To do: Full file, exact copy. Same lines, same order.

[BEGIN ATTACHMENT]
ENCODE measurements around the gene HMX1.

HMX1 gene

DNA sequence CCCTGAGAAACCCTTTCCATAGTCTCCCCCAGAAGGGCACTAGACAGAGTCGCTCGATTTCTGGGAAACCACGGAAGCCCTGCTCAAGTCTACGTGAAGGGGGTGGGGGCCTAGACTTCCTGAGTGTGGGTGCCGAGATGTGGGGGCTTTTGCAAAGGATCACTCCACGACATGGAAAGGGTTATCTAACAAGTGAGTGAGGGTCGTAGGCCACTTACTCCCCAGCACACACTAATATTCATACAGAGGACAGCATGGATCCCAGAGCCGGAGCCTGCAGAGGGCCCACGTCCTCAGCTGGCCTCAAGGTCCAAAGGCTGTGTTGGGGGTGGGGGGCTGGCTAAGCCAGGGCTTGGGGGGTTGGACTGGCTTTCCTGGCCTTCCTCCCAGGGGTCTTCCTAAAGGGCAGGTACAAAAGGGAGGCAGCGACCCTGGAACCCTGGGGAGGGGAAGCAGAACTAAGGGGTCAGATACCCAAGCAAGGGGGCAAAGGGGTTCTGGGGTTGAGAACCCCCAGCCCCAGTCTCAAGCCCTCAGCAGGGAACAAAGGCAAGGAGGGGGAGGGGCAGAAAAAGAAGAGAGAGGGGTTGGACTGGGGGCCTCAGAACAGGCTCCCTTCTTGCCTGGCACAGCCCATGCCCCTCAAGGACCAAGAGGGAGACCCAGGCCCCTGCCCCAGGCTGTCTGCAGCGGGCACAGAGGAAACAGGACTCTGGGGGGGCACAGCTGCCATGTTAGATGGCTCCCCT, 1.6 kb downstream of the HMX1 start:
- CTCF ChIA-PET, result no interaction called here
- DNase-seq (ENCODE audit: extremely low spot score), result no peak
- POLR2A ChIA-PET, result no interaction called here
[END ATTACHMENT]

ENCODE measurements around the gene HMX1.

HMX1 gene

DNA sequence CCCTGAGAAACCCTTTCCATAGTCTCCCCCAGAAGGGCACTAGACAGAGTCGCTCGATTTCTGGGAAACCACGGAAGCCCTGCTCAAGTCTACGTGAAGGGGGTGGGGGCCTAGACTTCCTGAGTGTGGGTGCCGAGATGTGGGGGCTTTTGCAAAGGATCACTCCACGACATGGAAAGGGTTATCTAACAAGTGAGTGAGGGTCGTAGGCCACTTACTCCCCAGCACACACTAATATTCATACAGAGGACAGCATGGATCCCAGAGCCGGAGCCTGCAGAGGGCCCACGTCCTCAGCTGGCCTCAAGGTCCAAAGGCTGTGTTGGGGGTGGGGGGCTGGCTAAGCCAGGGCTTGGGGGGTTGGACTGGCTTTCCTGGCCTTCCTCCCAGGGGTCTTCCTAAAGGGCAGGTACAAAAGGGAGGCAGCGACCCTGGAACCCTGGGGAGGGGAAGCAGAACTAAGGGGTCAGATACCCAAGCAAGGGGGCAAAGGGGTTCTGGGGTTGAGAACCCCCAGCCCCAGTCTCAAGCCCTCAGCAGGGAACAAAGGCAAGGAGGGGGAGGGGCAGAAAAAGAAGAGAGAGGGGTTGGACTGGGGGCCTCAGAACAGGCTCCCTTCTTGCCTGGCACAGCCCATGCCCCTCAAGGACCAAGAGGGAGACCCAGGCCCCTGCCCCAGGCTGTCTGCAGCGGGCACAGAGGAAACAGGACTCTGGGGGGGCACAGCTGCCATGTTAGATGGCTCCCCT, 1.6 kb downstream of the HMX1 start:
- CTCF ChIA-PET, result no interaction called here
- DNase-seq (ENCODE audit: extremely low spot score), result no peak
- POLR2A ChIA-PET, result no interaction called here